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  1. Sneaky Penguin
  2. Videos Of My Students’ “Ideal Neighborhoods”
  3. “How Can We Build Trust Between Parents & Teachers?”
  4. “Telling students it’s okay to fail helps them succeed — study”
  5. “Measuring the U.S. Melting Pot”
  6. “Do E-Books Make It Harder To Recall What You Just Read?”
  7. World Water Day Resources
  8. March’s Best Tweets — Part One
  9. More Recent Articles
  10. Search Larry Ferlazzo's Websites of the Day...
  11. Prior Mailing Archive

Sneaky Penguin

Here’s a video of a very sneaky penguin. I’m adding it to The Best Sites For Learning About Penguins.

 


Videos Of My Students’ “Ideal Neighborhoods”

Last week, I wrote about how my students were in middle of one of my favorite units — about focusing on neighborhood assets. You can read more about it there.

We’re now finishing it up, and students have developed their “ideal neighborhoods.” Here are a couple of same videos from them, along with a “bonus” musical video developed with Magisto, which I’ve also written about

 

“How Can We Build Trust Between Parents & Teachers?”

How Can We Build Trust Between Parents & Teachers? is the question of the week for my Education Week Teacher column.

Please feel free to leave your responses there or here….

 


“Telling students it’s okay to fail helps them succeed — study”

Telling students it’s okay to fail helps them succeed — study is the title of a Valerie Strauss blog post about a recently published study. Here’s an excerpt from her post:

Telling children that it is perfectly normal to sometimes fail at school can actually help them do better academically, according to newly published research.

The results of three experiments by French researchers are not definitive but they are intuitive; kids who don’t feel overwhelming pressure to do well all the time are more likely to feel free to explore, take academic chances and not fall apart if they make a mistake.

Here are two other reports on the same study:

For Better Learning, Failure Is An Option

Reducing Academic Pressure May Help Children Succeed

I’m adding all of these reports to The Best Posts, Articles & Videos About Learning From Mistakes & Failures.

 

“Measuring the U.S. Melting Pot”

Measuring the U.S. Melting Pot is an interactive map from Bloomberg. It shows the distribution of ethnic heritages county-by-county across the United States.

I’m adding it to The Best Sites For Learning About Immigration In The United States.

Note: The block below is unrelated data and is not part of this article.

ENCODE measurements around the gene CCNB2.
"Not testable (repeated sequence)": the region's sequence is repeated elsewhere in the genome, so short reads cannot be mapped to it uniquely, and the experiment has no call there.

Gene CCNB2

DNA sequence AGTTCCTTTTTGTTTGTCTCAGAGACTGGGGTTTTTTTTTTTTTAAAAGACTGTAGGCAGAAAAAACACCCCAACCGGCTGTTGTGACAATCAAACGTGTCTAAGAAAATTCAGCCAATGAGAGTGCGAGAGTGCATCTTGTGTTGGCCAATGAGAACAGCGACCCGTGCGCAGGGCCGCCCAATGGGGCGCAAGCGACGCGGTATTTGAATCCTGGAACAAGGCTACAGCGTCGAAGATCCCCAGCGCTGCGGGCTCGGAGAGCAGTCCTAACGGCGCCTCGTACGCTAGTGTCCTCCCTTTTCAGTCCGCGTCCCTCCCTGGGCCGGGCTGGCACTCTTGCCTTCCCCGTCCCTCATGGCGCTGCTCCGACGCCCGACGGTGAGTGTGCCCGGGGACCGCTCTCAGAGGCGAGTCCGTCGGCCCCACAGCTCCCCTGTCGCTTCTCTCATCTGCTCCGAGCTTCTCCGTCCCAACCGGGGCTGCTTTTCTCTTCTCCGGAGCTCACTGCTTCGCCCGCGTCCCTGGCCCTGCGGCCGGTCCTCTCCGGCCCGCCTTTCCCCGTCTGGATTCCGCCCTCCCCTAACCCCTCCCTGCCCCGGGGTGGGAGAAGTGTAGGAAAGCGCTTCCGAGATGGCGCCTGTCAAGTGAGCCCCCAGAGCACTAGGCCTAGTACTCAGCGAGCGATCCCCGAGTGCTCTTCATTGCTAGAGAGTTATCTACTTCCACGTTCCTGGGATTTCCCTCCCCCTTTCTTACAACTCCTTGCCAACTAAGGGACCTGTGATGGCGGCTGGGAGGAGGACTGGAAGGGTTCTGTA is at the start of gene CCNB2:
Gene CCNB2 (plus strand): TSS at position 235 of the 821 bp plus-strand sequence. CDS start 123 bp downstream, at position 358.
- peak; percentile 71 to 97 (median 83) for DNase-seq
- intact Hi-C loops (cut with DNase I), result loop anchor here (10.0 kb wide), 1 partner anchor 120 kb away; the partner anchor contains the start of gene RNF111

Thanks to Chart Porn for the tip.

 


“Do E-Books Make It Harder To Recall What You Just Read?”

TIME Magazine has a very interesting article on a recent study comparing retention of information and concepts by students reading e-books and paper books.

Here is its conclusion:

…it may be that physical books are best when you want to study complex ideas and concepts that you wish to integrate deeply into your memory.

It’s a fairly lengthy article, and a more nuanced one than you would conclude just by reading that excerpt, so I’d encourage you to read the entire article.

 

World Water Day Resources

The United Nations has designated March 22nd as World Water Day.

I have a lot of resources at The Best Resources For Teaching & Learning About World Water Day. I haven’t gotten a chance to completely update it, but most of the sites should be current.

 

March’s Best Tweets — Part One

Every month I make a short list highlighting my choices of the best resources I shared through (and learned from) Twitter, but didn’t necessarily include them in posts here on my blog. Now and then, in order to make it a bit easier for me, I may try to break it up into mid-month and end-of-month lists (and sometimes I’m a bit late).

I’ve already shared in earlier posts several new resources I found on Twitter — and where I gave credit to those from whom I learned about them. Those are not included again in this post.

If you don’t use Twitter, you can also check-out all of my “tweets” on Twitter profile page or subscribe to their RSS feed.

I use Storify to “curate” my best tweets:

[View the story "March's (2012) Best Tweets -- Part One" on Storify]

 

More Recent Articles


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